News about the publications, creative activities, and recognition given to our faculty, staff, and graduate students
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September 2022


Curtis L. Carlson Professor of Economics Fatih Guvenen was elected as a Fellow of the Econometric Society which seeks the advancement of economic theory in its relation to statistics and mathematics. 

Professor Lee-Ann Kastman Breuch (Writing Studies) was recently announced as the winner of the 2022 Council for Programs in Technical and Scientific Communication Distinguished Service award. The award recognizes long standing CPTSC members who have made significant long-term contributions to programming in technical communication and who have established significant careers in programming, working both on the local and the national levels.

Associate Professor Sid Bedingfield (Hubbard School of Journalism and Mass Communication) received the 2022 Book of the Year Award at the 41st annual American Journalism Historians Association conference.

Publications & Creative Activities

Associate Professor Tony C. Brown (Department of Cultural Studies & Comparative Literature), has published his second book with the University of Minnesota Press. Statelessness: On Almost Not Existing asserts that Europe first encountered mass statelessness neither inside its borders nor during the twentieth century, but in the New World, several hundred years earlier. 

Katherine E. Nash Gallery Director Howard Oransky and co-curator Herman J. Milligan, Jr.'s exhibition catalogue for A Picture Gallery of the Soul currently ranks #1 in Art History New Releases on Amazon.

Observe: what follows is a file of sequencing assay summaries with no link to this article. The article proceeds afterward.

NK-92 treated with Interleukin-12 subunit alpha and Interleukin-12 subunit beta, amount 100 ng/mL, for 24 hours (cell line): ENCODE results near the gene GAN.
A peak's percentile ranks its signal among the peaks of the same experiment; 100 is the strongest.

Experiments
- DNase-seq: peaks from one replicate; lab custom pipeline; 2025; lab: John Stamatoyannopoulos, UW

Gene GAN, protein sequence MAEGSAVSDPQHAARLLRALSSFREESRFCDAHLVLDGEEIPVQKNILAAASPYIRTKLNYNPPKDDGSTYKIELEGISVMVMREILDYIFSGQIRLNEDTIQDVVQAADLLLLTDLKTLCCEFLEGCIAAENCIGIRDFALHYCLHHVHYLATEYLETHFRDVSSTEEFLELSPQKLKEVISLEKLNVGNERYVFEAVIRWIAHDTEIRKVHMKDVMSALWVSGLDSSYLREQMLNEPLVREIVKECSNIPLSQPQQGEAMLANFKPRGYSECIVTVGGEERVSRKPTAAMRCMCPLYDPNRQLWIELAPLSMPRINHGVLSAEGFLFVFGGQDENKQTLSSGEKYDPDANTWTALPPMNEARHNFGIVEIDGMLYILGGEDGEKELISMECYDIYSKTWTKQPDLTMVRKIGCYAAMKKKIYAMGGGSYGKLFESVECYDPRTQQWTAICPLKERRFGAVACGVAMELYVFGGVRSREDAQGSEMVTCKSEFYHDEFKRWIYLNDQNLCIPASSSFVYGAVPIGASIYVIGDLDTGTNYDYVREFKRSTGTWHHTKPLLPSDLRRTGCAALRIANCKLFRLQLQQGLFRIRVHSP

Fellowships & Grants

Professor John Robert Warren (Sociology) is one of the principal investigators of an Alzheimer’s Disease and related dementias (ADRD) study that was awarded a $50.3 million grant that will work to re-contact more than 14,000 Americans from the high school class of 1972 to study how education affects ADRD risk and racial/ethnic differences in that risk.

Associate Professor Claire Halpert (Linguistics), Associate Professor Brendan Kishketon (American Indian Studies), and Nora Livesay (American Indian Studies) were recently awarded a three-year, $450,000 National Science Foundation/National Endowment for the Humanities Dynamic Language Infrastructure grant for their project, “Developing Indigenous scholars, curriculum and language documentation.”

Associate Professor Emily Vraga (Hubbard School of Journalism & Mass Communication) is part of the research team that recently received a $5 million Phase II Convergence Accelerator cooperative agreement award from the National Science Foundation to continue their work on Course Correct, a precision tool providing journalists with guidance against misinformation.

Associate Professor Gilliane Monnier (Anthropology) has just completed a Fulbright in Montenegro for a project entitled, "Did Neanderthals have the ability to make fire? The evidence from the Paleolithic Site of Crvena Stijena, Montenegro."

Assistant Professor Melissa Polonenko (Speech, Language, Hearing Sciences) has received a grant from the Hearing Health Foundation entitled, "Identifying hearing loss through neural responses to engaging stories," as well as a subaward for an NIH NIDCD R21 grant entitled, "Subcortical and cortical responses in infants evoked by running speech."